Decoding the Live Event Consumer
The prolonged decline of the recorded music business has often been magnified by the dynamic growth in the live music sector – itself just one part of a booming live event marketplace. Accustomed to an era of content abundance, consumers increasingly value the scarcity of live experiences. Meanwhile social media and smartphones are becoming an integral part of the entire live experience – from discovery through to purchasing the live event itself.
MIDiA’s latest music report: Decoding the Live Consumer: How Social Media and Smartphones Are Redefining Live Experiences takes a deep dive into the space and uncovers some surprising insights into the consumer behaviour around the live event.
Once seen as the bane of live events (and even viewed as threats to copyright and other intellectual property), smartphones and social media are now so pervasive in both the purchasing of tickets and the concert experience that attitudes are changing. Whether artists like it or not, complaining about their use at gigs is swimming against the tide. The report includes:
- A review of the effectiveness of advertising across digital platforms for live events
- Ticket buying
- Smartphone activity during live events.
Here are just a few key findings:
- 78% of event goers rely on event advertising across all channels to discover upcoming events
- 57% of event goers turn to friends for live event recommendations, rising to 59% for males
- Half of event goers turn straight to search to find out more about an event after they have first heard about it
- 57% of event goers ask others if they want to go before they buy tickets, while, 35% act on impulse and buy immediately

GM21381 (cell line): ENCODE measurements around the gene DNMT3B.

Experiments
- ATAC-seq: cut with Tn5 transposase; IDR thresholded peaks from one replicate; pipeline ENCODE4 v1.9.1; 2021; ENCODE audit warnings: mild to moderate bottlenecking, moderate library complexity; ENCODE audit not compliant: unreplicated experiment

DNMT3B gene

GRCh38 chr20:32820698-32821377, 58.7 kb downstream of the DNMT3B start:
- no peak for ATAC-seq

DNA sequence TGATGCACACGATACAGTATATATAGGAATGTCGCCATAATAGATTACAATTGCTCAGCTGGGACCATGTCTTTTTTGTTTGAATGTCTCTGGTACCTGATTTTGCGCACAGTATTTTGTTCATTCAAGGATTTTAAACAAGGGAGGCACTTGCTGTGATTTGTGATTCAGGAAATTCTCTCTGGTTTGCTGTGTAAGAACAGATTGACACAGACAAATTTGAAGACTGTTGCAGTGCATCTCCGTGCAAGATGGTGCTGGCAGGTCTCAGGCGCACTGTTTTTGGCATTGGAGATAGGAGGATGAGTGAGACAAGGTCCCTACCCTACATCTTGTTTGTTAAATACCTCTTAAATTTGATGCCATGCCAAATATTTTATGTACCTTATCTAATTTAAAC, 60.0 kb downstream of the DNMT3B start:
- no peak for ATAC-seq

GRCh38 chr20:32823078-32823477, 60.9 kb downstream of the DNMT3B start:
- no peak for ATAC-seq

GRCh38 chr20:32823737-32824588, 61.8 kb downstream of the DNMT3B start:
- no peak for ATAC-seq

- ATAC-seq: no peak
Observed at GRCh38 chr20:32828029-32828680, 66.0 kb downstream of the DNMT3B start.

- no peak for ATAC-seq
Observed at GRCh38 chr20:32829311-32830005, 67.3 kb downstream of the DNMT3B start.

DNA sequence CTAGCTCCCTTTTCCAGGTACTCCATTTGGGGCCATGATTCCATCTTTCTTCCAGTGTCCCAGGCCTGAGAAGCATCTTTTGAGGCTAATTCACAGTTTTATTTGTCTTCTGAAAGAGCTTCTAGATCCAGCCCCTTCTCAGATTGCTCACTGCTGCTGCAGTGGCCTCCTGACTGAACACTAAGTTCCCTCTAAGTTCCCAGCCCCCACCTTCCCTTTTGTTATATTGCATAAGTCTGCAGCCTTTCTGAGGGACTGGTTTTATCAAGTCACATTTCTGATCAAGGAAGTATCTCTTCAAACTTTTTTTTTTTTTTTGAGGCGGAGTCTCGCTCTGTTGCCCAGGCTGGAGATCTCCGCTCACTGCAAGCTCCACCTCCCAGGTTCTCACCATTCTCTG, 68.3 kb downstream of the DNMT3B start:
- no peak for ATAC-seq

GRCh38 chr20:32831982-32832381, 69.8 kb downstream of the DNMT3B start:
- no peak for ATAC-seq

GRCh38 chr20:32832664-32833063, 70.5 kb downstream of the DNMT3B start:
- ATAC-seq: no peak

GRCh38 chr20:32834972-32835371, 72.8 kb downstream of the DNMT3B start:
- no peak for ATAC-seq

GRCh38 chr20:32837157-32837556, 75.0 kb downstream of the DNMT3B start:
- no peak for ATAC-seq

- 61% of event goers buy tickets from ticketing companies’ website
Live and recorded music share the fundamental characteristic that most consumption is artist led. People seek out albums, singles and gigs of their favourite artists and respond to campaigns when these artists are on tour or in cycle. While super fans will be signed up to newsletters and follow artists on social media, the mainstream fans do not. Reaching them to let them know about upcoming tours is crucial. As with an album release, successfully enabling discovery can make or break a tour.
Likewise, creating a digital record of being at an event is now a default consumer experience. It is the digital extension of being physically present and watching a live music performance. The future of the experience will see the barriers between the two continue to erode, and those who win will be those quickest to facilitate this change.
Companies mentioned in the report: See Tickets, Facebook, Groupon
The report is immediately available to MIDiA Research subscription clients and can be accessed here.